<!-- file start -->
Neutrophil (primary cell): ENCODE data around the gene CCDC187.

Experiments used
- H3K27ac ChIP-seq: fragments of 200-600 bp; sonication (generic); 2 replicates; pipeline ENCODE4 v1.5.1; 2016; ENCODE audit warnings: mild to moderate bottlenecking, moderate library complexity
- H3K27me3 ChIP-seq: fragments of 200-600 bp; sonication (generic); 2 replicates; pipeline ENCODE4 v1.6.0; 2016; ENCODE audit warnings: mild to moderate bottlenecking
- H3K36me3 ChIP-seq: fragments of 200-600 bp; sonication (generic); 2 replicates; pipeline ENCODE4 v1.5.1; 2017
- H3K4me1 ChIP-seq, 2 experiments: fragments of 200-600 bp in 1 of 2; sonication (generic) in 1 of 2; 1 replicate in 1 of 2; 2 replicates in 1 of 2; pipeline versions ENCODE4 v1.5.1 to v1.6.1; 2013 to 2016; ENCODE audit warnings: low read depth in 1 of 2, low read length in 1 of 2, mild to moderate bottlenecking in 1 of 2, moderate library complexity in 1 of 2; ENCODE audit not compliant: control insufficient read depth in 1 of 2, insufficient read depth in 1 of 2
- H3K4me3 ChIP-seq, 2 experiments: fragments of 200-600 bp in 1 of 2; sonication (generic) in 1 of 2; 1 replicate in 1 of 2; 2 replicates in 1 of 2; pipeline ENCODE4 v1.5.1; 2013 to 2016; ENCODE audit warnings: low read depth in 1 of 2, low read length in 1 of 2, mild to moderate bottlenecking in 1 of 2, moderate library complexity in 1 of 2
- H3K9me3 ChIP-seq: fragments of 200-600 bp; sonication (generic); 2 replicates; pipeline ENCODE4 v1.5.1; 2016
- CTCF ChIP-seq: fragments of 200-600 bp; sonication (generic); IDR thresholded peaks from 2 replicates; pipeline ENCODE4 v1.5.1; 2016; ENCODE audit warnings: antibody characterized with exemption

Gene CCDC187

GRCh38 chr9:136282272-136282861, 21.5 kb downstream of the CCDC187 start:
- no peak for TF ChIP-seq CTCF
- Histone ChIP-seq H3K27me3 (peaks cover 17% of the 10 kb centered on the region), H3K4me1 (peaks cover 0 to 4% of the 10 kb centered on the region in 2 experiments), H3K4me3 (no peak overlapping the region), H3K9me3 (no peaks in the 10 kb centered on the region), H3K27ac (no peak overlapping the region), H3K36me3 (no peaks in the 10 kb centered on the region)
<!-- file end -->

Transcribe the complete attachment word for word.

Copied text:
Neutrophil (primary cell): ENCODE data around the gene CCDC187.

Experiments used
- H3K27ac ChIP-seq: fragments of 200-600 bp; sonication (generic); 2 replicates; pipeline ENCODE4 v1.5.1; 2016; ENCODE audit warnings: mild to moderate bottlenecking, moderate library complexity
- H3K27me3 ChIP-seq: fragments of 200-600 bp; sonication (generic); 2 replicates; pipeline ENCODE4 v1.6.0; 2016; ENCODE audit warnings: mild to moderate bottlenecking
- H3K36me3 ChIP-seq: fragments of 200-600 bp; sonication (generic); 2 replicates; pipeline ENCODE4 v1.5.1; 2017
- H3K4me1 ChIP-seq, 2 experiments: fragments of 200-600 bp in 1 of 2; sonication (generic) in 1 of 2; 1 replicate in 1 of 2; 2 replicates in 1 of 2; pipeline versions ENCODE4 v1.5.1 to v1.6.1; 2013 to 2016; ENCODE audit warnings: low read depth in 1 of 2, low read length in 1 of 2, mild to moderate bottlenecking in 1 of 2, moderate library complexity in 1 of 2; ENCODE audit not compliant: control insufficient read depth in 1 of 2, insufficient read depth in 1 of 2
- H3K4me3 ChIP-seq, 2 experiments: fragments of 200-600 bp in 1 of 2; sonication (generic) in 1 of 2; 1 replicate in 1 of 2; 2 replicates in 1 of 2; pipeline ENCODE4 v1.5.1; 2013 to 2016; ENCODE audit warnings: low read depth in 1 of 2, low read length in 1 of 2, mild to moderate bottlenecking in 1 of 2, moderate library complexity in 1 of 2
- H3K9me3 ChIP-seq: fragments of 200-600 bp; sonication (generic); 2 replicates; pipeline ENCODE4 v1.5.1; 2016
- CTCF ChIP-seq: fragments of 200-600 bp; sonication (generic); IDR thresholded peaks from 2 replicates; pipeline ENCODE4 v1.5.1; 2016; ENCODE audit warnings: antibody characterized with exemption

Gene CCDC187

GRCh38 chr9:136282272-136282861, 21.5 kb downstream of the CCDC187 start:
- no peak for TF ChIP-seq CTCF
- Histone ChIP-seq H3K27me3 (peaks cover 17% of the 10 kb centered on the region), H3K4me1 (peaks cover 0 to 4% of the 10 kb centered on the region in 2 experiments), H3K4me3 (no peak overlapping the region), H3K9me3 (no peaks in the 10 kb centered on the region), H3K27ac (no peak overlapping the region), H3K36me3 (no peaks in the 10 kb centered on the region)